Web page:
17. [Prevalence and factors associated with the presence of anemia in the elderly of the municipality of Viçosa, State of Minas Gerais, Brazil].

    PubMed

    Milagres, Clarice Santana; de Moraes, Keila Bacelar Duarte; Franceschini, Sylvia Carmo Castro; Sant'Ana, Luciana Ferreira Rocha; Lima, Luciana Moreira; Ribeiro, Andréia Queiroz

    2015-12-01

    Anemia is the most common hematological problem encountered in the elderly population. A cross-sectional, population-based survey was conducted to evaluate the prevalence and factors associated with anemia in the elderly in Viçosa (State of Minas Gerais). Data were collected by means of a household survey and conducting biochemical tests on 349 elderly between June and December 2009. The prevalence of anemia was 11.7% (95% CI 8.3% -15.1%) and was found to be higher among men (15.4%) among those aged 80 years and older (30%) and those who practiced polypharmacy (16.8%). The results obtained indicate anemia determinants similar to those observed in developed countries. The real need of polypharmacy should be evaluated in health care for the elderly, in order to prevent iatrogenic complications, of which anemia is one such complication.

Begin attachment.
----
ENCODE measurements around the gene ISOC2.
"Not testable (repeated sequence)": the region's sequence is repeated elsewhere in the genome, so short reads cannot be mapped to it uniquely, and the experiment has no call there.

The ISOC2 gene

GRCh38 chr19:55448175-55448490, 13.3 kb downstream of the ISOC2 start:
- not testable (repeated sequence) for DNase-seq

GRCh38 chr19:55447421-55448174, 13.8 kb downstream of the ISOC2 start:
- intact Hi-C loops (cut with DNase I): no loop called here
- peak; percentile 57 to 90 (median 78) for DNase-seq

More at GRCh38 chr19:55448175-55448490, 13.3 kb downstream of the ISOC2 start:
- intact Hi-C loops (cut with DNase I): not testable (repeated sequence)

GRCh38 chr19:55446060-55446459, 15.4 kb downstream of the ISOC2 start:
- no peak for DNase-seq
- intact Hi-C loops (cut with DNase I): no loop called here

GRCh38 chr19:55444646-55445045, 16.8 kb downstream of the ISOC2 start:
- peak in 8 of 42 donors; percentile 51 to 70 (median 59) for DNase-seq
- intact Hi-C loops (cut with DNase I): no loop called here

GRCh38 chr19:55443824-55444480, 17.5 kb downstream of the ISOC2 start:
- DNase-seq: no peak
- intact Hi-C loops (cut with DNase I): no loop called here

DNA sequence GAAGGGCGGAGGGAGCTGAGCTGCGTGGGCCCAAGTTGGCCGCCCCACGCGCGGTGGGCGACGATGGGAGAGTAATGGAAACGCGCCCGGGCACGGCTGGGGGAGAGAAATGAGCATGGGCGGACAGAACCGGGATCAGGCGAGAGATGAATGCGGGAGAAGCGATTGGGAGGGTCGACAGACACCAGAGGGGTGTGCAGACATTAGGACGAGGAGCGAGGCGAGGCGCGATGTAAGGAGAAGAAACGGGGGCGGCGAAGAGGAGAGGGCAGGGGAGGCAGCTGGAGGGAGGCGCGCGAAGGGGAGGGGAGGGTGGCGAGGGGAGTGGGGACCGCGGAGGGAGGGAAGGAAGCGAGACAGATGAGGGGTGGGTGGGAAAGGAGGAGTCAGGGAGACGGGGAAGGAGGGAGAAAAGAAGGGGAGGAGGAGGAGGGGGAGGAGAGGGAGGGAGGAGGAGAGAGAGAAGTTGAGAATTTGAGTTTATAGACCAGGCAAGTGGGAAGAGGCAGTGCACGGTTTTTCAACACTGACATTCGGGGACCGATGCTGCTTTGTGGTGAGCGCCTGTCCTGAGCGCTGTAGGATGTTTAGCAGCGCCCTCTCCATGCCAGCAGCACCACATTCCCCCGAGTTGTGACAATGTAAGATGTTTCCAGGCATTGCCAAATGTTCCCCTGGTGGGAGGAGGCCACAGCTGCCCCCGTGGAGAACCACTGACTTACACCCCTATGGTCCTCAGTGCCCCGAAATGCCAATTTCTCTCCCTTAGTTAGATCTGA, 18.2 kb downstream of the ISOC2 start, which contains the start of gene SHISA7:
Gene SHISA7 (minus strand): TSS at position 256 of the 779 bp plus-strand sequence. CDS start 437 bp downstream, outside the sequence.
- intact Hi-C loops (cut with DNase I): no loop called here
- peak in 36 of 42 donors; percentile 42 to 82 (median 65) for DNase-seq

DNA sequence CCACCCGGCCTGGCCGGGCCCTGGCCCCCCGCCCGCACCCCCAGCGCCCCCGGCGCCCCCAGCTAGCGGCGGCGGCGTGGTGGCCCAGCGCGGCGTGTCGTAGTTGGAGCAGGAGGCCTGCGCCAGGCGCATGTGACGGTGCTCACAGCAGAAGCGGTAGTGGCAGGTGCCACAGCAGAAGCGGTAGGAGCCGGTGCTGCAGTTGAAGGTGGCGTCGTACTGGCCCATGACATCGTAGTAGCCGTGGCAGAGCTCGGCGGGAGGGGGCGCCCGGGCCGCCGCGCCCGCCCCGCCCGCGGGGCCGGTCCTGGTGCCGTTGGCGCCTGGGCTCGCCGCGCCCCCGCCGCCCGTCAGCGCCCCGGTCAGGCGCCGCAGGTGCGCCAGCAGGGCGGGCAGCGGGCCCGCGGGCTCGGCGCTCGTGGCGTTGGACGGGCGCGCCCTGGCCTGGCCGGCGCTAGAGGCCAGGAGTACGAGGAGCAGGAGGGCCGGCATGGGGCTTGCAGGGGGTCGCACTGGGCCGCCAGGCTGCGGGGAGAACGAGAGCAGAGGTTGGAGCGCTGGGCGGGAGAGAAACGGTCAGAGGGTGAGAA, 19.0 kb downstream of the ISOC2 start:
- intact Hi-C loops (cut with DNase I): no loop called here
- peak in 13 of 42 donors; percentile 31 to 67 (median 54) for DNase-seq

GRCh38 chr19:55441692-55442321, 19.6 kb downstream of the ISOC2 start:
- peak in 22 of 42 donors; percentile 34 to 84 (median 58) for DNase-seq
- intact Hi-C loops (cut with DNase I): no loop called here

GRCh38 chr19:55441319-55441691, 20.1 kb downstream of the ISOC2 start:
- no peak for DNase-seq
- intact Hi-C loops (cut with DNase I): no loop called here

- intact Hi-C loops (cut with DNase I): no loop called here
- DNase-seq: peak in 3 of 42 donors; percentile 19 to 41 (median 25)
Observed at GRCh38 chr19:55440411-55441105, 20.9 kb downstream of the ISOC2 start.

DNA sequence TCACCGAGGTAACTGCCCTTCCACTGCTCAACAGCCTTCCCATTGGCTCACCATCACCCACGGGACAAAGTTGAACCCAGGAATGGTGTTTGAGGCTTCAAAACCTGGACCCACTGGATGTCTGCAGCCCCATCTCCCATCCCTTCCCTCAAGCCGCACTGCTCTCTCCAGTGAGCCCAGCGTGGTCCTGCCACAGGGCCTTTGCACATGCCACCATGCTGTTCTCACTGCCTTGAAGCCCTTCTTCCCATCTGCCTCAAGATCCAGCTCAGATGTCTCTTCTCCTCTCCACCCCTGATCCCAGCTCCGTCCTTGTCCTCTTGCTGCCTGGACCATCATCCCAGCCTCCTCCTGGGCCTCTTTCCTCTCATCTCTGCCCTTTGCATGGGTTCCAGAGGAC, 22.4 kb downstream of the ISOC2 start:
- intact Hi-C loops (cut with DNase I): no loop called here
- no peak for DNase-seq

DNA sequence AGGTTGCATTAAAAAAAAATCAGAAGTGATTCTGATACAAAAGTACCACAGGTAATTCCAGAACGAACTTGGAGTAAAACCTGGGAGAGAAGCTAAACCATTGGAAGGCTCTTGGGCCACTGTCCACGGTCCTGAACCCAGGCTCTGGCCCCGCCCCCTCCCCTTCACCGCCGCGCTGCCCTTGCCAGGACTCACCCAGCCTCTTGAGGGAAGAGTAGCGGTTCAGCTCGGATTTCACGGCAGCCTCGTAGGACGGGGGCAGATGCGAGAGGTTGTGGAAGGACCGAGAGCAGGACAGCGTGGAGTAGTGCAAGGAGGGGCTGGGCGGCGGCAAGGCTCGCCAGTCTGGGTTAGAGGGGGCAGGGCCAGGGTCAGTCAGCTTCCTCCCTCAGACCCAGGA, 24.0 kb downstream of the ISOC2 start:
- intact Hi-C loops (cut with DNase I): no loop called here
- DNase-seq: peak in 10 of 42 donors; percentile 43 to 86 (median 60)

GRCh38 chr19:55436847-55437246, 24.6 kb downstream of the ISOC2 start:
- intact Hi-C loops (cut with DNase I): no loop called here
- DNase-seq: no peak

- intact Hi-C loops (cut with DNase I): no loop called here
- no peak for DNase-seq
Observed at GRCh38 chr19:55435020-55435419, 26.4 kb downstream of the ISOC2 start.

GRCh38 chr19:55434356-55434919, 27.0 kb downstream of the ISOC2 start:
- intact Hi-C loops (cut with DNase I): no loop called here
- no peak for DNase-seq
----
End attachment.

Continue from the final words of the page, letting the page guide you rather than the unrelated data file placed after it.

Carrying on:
18. A pilot study to compare the cerebral hemodynamics between patients with obstructive sleep apnea syndrome (OSA) and periodic limb movement syndrome (PLMS) during nocturnal sleep with near-infrared spectroscopy (NIRS)

    NASA Astrophysics Data System (ADS)